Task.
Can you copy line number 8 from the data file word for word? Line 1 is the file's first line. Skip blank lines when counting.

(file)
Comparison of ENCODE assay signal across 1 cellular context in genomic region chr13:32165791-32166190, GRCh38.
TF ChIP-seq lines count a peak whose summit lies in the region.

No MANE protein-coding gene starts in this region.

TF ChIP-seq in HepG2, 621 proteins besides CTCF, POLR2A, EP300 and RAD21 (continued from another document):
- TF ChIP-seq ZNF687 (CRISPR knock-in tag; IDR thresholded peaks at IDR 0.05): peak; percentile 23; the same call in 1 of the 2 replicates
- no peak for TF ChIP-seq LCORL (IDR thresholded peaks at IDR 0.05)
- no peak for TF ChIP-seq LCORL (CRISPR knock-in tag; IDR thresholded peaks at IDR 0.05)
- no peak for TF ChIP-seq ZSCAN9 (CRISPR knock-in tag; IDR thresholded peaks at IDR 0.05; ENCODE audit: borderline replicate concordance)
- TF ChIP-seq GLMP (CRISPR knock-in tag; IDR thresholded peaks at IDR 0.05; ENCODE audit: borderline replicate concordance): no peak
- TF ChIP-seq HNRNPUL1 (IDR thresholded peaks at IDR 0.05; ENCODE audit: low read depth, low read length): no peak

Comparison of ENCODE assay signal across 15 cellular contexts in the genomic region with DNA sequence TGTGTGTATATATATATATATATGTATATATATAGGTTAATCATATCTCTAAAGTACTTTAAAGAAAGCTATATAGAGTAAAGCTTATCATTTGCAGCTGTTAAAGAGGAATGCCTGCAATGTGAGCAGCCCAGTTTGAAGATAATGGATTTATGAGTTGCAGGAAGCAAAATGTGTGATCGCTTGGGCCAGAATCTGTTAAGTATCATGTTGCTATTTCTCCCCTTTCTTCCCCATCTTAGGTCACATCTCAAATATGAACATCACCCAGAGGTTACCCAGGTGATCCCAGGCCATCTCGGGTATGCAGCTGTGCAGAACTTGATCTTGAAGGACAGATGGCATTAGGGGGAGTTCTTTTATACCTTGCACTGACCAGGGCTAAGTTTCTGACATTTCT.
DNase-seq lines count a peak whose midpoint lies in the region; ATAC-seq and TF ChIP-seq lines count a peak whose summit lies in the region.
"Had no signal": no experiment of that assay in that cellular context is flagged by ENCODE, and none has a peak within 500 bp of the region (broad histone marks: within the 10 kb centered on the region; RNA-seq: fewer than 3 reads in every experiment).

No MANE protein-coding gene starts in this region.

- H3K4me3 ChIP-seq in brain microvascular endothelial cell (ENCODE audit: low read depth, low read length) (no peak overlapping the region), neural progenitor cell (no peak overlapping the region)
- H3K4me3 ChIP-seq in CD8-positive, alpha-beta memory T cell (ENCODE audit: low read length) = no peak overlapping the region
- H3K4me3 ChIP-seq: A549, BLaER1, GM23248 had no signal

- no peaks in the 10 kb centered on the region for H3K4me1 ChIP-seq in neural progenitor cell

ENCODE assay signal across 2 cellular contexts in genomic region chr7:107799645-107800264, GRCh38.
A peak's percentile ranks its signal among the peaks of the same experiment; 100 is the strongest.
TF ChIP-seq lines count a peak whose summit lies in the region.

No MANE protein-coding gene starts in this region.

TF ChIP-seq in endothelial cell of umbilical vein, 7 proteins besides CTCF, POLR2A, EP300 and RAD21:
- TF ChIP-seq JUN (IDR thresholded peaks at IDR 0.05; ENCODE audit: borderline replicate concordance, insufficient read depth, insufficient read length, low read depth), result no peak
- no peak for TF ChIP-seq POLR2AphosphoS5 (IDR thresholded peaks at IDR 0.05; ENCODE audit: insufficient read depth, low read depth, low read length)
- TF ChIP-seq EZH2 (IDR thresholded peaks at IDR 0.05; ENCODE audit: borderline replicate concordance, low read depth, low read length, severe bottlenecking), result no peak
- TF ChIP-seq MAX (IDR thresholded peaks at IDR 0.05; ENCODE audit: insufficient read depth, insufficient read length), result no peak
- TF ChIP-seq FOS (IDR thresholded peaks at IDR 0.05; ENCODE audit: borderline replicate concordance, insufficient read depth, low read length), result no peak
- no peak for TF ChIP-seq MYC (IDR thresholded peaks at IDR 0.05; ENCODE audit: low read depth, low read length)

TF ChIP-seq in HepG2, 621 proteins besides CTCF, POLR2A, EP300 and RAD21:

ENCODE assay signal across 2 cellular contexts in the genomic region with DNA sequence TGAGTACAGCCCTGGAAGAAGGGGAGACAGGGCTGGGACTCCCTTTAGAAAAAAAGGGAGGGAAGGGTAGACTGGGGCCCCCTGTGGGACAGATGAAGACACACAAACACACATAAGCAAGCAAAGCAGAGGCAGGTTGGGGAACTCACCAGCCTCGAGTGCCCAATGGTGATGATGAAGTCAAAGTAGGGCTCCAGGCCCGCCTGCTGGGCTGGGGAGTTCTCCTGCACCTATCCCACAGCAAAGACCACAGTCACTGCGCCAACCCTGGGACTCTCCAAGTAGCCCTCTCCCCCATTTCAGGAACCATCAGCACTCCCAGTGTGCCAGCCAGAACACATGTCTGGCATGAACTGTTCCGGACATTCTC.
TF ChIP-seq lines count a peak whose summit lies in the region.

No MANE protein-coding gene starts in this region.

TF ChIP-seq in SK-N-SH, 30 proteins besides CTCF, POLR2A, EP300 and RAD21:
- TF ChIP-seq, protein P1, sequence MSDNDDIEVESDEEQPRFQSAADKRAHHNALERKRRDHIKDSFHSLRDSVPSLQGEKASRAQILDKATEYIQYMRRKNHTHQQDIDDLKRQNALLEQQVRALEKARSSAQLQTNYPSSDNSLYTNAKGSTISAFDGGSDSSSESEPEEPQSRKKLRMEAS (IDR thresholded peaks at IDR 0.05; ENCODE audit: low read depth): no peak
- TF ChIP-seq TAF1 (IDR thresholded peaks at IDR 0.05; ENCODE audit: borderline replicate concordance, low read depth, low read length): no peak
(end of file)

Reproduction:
- no peak for TF ChIP-seq ZSCAN9 (CRISPR knock-in tag; IDR thresholded peaks at IDR 0.05; ENCODE audit: borderline replicate concordance)